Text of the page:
Managing Threats And Opportunities With Cognitive Sourcing

>>Managing Threats And Opportunities With Cognitive Sourcing

A Changing Competitive Environment

As digital innovation takes the forefront when it comes to customer experience and engagement, new connections between brand managers, manufacturing, and sources of supply are rapidly emerging. There’s still plenty of uncertainty surrounding this, but one thing is sure – as markets grow more volatile, companies will have to innovate to stay ahead of the game. There will be a push to find new ways to assess risk and anticipate opportunities faster and more accurately. Organizations will begin to move away from calendar-based sourcing events to an as-needed process that allows for more agile management of their supply chain.

This shift won’t be painless. First of all, the search for socially responsible, regulatory compliant sources of supply is already daunting. On top of that, there’s the challenge of finding high-quality, reliable capacity, which is especially difficult on the direct materials front. In short, dealing with the impacts of globalization on direct spend management requires more than just an informed approach. Making use of the new technologies becoming available will be essential.

Geopolitical Uncertainty and New Sources of Volatility

In the late 1980s, vertical integration of the supply chain was a common strategy for larger companies seeking a competitive advantage. While that approach still makes sense in certain traditional, domestic supply chains, for companies that rely directly or indirectly on low-cost global supply networks, it’s no longer a practical consideration.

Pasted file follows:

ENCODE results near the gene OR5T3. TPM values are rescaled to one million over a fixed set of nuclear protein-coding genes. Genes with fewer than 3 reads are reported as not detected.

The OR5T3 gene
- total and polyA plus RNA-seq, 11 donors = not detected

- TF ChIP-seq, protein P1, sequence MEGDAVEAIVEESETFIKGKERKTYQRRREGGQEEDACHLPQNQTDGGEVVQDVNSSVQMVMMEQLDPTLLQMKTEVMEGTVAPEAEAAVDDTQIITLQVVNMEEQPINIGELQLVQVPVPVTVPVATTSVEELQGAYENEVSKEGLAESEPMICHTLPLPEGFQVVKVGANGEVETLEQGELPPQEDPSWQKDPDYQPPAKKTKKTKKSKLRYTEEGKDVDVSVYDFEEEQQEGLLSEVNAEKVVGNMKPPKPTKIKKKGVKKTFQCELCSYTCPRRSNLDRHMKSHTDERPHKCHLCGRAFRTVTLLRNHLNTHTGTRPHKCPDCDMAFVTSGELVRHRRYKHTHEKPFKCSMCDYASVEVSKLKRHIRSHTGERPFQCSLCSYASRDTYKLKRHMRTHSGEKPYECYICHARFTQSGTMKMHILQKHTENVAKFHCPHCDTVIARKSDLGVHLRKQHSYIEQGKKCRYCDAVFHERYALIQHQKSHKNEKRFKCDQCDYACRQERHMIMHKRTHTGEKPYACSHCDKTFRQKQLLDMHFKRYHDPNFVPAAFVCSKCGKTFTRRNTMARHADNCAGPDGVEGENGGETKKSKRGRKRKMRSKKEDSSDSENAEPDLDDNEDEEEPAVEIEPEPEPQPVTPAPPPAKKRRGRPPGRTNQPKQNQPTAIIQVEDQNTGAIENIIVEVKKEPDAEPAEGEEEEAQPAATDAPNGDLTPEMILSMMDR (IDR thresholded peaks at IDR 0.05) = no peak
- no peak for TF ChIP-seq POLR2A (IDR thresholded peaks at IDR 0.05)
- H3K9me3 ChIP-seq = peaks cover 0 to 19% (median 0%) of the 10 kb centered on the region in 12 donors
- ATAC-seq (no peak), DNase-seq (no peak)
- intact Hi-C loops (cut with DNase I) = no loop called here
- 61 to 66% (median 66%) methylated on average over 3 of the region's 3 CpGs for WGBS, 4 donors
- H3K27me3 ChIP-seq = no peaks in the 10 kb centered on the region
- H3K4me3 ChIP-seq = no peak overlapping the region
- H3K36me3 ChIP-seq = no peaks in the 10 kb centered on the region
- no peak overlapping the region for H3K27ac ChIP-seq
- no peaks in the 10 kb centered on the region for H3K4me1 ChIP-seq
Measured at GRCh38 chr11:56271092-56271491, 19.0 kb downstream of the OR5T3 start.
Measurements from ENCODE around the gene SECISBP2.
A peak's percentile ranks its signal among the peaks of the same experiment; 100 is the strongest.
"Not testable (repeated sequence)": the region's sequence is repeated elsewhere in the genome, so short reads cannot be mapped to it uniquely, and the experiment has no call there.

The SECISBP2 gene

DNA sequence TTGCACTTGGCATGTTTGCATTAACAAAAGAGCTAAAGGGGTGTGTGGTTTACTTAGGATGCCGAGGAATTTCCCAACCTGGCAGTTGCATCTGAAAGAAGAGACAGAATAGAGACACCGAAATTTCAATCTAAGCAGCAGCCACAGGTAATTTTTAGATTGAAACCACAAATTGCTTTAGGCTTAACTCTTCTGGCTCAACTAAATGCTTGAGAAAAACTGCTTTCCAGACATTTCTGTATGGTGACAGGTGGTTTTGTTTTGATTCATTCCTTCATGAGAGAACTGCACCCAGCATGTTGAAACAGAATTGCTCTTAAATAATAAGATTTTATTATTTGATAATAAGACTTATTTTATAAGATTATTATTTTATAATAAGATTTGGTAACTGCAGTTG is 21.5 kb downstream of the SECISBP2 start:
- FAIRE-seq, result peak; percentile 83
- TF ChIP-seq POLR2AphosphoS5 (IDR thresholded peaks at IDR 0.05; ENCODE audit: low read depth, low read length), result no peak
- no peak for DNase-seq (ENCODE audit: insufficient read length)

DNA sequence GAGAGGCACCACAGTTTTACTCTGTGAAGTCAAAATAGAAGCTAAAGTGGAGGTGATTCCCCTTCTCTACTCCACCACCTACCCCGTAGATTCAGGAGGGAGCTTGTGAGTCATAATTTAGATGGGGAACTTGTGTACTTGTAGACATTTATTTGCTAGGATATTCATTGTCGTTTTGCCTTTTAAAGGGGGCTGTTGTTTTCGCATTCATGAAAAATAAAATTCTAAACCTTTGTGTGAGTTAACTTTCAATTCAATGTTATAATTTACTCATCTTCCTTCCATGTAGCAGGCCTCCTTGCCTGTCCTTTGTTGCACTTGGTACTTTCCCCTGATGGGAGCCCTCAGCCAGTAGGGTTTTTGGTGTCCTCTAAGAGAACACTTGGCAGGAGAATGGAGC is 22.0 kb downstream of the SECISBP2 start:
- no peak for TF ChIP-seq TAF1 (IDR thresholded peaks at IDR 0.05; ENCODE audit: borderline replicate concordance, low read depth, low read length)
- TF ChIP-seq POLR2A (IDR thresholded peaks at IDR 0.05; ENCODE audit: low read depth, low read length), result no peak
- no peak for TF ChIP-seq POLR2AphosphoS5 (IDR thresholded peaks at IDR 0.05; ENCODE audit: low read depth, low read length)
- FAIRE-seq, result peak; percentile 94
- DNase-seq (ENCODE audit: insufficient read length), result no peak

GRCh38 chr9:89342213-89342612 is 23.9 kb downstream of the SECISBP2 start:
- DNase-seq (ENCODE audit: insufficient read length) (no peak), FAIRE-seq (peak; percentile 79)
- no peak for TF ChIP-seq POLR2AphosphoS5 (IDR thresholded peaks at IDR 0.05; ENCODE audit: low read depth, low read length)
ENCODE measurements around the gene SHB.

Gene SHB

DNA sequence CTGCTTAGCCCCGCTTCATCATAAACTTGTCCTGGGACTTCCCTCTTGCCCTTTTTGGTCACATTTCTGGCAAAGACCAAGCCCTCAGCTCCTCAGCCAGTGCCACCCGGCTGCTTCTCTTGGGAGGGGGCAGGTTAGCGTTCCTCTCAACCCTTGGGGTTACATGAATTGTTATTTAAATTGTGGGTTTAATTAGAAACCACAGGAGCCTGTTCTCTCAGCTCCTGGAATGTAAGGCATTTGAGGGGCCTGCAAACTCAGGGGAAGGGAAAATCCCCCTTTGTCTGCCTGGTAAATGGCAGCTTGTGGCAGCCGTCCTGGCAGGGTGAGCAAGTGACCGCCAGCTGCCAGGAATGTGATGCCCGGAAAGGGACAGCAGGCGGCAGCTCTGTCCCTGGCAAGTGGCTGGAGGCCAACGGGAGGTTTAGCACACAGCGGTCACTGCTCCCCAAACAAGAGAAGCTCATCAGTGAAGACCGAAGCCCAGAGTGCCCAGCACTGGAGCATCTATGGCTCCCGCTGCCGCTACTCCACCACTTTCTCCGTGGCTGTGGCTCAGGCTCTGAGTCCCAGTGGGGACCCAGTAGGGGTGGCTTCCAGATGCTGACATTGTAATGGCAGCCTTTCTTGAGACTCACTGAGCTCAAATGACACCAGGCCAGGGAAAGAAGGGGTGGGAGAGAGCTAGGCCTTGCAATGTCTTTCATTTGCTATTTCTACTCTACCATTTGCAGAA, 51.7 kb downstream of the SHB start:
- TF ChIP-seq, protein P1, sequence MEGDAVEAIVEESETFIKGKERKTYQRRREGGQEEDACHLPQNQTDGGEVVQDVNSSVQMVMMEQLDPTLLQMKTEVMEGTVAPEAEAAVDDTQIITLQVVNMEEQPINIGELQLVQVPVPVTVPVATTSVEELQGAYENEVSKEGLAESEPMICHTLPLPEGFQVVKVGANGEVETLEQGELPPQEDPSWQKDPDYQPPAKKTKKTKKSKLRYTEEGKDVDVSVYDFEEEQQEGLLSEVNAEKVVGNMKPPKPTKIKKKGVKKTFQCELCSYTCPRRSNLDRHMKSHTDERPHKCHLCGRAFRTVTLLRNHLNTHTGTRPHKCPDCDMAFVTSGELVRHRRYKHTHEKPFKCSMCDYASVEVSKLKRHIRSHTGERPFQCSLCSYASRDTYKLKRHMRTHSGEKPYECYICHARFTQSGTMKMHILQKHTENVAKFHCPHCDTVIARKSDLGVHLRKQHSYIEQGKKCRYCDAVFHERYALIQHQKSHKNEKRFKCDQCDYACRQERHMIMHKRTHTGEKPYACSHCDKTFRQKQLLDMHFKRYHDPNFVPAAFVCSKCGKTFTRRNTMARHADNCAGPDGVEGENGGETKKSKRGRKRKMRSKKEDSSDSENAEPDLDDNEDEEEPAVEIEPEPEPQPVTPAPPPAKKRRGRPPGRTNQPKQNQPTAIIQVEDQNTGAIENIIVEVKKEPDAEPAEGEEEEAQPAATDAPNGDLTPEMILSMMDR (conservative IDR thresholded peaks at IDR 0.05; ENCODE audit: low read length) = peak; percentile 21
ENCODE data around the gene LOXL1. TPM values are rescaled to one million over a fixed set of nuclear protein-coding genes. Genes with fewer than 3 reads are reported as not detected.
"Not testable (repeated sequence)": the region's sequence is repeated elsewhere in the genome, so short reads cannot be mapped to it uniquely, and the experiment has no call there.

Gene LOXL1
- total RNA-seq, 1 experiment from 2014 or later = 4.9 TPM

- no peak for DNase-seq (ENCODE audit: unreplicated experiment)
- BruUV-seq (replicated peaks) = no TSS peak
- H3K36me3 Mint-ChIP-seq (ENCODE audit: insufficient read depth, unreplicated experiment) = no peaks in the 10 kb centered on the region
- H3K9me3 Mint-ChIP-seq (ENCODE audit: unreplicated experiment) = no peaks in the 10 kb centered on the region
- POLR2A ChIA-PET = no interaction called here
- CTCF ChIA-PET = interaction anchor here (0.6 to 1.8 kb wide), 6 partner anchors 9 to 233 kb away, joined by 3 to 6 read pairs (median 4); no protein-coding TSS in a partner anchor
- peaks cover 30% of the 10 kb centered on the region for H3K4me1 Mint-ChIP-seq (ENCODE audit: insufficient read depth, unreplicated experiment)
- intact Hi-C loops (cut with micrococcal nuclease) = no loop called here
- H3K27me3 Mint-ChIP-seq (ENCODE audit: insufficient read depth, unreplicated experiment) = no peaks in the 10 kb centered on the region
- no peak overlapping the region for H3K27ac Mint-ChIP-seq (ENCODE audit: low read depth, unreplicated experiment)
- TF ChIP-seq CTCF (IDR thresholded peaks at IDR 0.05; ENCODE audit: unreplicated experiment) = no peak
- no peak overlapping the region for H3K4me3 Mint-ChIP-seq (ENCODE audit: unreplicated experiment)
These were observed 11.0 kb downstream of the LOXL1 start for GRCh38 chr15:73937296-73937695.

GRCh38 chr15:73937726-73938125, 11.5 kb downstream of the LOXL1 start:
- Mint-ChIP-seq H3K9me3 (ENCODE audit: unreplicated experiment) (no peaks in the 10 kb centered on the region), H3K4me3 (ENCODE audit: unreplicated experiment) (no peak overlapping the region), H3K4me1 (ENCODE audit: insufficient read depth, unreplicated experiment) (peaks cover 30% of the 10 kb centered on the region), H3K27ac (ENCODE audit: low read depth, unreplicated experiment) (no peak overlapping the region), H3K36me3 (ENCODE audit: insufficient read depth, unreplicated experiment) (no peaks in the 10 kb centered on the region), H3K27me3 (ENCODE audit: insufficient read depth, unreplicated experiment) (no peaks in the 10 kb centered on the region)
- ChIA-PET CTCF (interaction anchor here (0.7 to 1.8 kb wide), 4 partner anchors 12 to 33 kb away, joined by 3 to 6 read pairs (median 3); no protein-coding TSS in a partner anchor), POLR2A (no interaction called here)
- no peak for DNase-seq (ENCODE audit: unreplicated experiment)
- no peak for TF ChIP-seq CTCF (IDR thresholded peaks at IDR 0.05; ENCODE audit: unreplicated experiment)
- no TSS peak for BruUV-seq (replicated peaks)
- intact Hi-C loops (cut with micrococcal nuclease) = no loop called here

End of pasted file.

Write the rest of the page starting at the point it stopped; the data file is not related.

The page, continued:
The past few years have seen an increase in geopolitical uncertainty.  The US has recently withdrawn from the TPP, which has moved on without it, and the future of NAFTA (now the USMCA) is uncertain. Tariffs have roiled trade relationships, most notably between the US and China, and the final effects remain to be seen. The WTO is facing pressure on several fronts. All of these bring with them potential supply disruptors that need managing.

Weakening international agreements and institutions are hardly the only potential sources of potential trouble. Cyber security is growing in importance as threats multiply. It is no longer a matter of “if” you will be hacked, but “when.” World weather patterns are changing, increasing the frequency off extreme events. Corporate Social Responsibility (CSR) and matters of sustainability are no longer back-burner issues, particularly in a social media world where damage to a brand can occur in an instant. Distressingly, we’ve learned that unexpected events don’t necessarily appear as obvious threats. It’s far more likely that the culprit will be a sequence of smaller events whose pattern goes undetected.

All this makes it necessary for supply chain leaders to have the ability to sense real threats, comprehend them, and quickly take appropriate action. The key is to figure out how to derive a competitive advantage in spite of the volatility, especially on the direct materials sourcing front. With more than a third of all manufacturing being outsourced to interdependent third parties spread out across the globe, managing a supply chain requires collaboration and transparency that can only come from a more technologically sophisticated approach.

To read more on this topic, check out our whitepaper.

 

2019-06-10T21:03:01+00:00